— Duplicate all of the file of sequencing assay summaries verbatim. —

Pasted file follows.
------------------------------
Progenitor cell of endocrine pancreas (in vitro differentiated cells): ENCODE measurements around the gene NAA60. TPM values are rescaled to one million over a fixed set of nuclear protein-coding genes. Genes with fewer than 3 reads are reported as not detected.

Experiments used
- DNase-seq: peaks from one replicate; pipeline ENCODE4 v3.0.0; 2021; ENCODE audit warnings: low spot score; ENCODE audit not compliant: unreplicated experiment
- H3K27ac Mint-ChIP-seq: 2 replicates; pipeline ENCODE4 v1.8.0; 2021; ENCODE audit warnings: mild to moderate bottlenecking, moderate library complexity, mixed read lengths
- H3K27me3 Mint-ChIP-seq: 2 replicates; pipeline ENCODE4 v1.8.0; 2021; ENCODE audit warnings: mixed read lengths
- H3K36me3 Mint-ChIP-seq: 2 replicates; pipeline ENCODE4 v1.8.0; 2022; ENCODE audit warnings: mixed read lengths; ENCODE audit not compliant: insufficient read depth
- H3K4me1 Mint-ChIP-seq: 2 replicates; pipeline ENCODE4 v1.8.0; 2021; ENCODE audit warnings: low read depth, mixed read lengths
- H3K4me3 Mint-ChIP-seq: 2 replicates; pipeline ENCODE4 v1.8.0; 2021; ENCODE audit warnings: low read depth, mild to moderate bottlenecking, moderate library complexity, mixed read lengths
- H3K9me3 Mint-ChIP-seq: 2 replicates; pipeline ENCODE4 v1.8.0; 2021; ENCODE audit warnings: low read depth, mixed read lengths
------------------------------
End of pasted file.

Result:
Progenitor cell of endocrine pancreas (in vitro differentiated cells): ENCODE measurements around the gene NAA60. TPM values are rescaled to one million over a fixed set of nuclear protein-coding genes. Genes with fewer than 3 reads are reported as not detected.

Experiments used
- DNase-seq: peaks from one replicate; pipeline ENCODE4 v3.0.0; 2021; ENCODE audit warnings: low spot score; ENCODE audit not compliant: unreplicated experiment
- H3K27ac Mint-ChIP-seq: 2 replicates; pipeline ENCODE4 v1.8.0; 2021; ENCODE audit warnings: mild to moderate bottlenecking, moderate library complexity, mixed read lengths
- H3K27me3 Mint-ChIP-seq: 2 replicates; pipeline ENCODE4 v1.8.0; 2021; ENCODE audit warnings: mixed read lengths
- H3K36me3 Mint-ChIP-seq: 2 replicates; pipeline ENCODE4 v1.8.0; 2022; ENCODE audit warnings: mixed read lengths; ENCODE audit not compliant: insufficient read depth
- H3K4me1 Mint-ChIP-seq: 2 replicates; pipeline ENCODE4 v1.8.0; 2021; ENCODE audit warnings: low read depth, mixed read lengths
- H3K4me3 Mint-ChIP-seq: 2 replicates; pipeline ENCODE4 v1.8.0; 2021; ENCODE audit warnings: low read depth, mild to moderate bottlenecking, moderate library complexity, mixed read lengths
- H3K9me3 Mint-ChIP-seq: 2 replicates; pipeline ENCODE4 v1.8.0; 2021; ENCODE audit warnings: low read depth, mixed read lengths